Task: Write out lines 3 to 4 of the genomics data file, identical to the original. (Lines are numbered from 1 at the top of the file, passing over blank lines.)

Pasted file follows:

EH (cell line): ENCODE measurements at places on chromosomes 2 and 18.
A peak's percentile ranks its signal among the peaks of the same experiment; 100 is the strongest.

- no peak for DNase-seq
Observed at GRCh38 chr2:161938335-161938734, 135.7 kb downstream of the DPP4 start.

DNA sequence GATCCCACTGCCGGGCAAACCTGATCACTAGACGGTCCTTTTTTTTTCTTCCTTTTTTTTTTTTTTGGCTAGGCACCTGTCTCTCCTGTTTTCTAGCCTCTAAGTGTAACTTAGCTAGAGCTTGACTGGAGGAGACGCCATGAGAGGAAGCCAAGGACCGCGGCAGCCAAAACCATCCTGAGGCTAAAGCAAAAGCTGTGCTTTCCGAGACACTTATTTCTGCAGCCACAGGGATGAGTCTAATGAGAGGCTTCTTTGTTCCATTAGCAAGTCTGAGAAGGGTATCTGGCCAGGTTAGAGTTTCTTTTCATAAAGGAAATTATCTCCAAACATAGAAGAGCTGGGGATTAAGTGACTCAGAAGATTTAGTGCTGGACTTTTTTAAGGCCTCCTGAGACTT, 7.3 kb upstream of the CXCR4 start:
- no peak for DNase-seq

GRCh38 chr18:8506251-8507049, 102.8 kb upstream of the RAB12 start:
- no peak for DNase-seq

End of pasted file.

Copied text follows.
- no peak for DNase-seq
Observed at GRCh38 chr2:161938335-161938734, 135.7 kb downstream of the DPP4 start.